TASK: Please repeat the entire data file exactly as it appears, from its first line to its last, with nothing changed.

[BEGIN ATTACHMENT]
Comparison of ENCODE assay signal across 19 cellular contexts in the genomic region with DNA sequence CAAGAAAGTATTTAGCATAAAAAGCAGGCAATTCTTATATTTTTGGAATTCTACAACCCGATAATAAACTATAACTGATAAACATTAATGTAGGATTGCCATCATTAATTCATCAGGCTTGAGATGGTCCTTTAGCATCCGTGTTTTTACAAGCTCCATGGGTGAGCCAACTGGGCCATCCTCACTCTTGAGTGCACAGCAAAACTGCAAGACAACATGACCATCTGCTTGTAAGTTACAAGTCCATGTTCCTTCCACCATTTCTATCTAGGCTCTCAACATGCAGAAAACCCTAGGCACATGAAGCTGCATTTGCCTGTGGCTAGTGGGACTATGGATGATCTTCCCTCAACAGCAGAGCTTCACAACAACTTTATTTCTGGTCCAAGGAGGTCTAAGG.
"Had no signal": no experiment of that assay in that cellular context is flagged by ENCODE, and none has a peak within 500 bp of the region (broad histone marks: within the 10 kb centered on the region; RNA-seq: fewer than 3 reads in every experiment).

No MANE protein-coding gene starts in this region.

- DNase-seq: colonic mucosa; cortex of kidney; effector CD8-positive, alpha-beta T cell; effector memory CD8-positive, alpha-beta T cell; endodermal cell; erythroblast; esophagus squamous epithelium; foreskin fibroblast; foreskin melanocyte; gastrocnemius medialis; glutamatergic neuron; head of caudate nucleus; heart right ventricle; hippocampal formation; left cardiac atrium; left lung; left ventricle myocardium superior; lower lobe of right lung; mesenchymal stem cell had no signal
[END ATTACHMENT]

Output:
Comparison of ENCODE assay signal across 19 cellular contexts in the genomic region with DNA sequence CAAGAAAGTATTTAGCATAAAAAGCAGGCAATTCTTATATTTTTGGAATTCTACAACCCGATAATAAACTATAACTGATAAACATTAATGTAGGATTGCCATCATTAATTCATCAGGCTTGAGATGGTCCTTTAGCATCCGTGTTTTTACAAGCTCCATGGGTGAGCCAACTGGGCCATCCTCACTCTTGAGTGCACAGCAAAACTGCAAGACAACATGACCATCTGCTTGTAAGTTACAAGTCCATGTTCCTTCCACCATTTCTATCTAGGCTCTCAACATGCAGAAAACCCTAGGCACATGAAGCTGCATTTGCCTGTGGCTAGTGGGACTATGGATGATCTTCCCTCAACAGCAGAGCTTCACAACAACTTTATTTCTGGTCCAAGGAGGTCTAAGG.
"Had no signal": no experiment of that assay in that cellular context is flagged by ENCODE, and none has a peak within 500 bp of the region (broad histone marks: within the 10 kb centered on the region; RNA-seq: fewer than 3 reads in every experiment).

No MANE protein-coding gene starts in this region.

- DNase-seq: colonic mucosa; cortex of kidney; effector CD8-positive, alpha-beta T cell; effector memory CD8-positive, alpha-beta T cell; endodermal cell; erythroblast; esophagus squamous epithelium; foreskin fibroblast; foreskin melanocyte; gastrocnemius medialis; glutamatergic neuron; head of caudate nucleus; heart right ventricle; hippocampal formation; left cardiac atrium; left lung; left ventricle myocardium superior; lower lobe of right lung; mesenchymal stem cell had no signal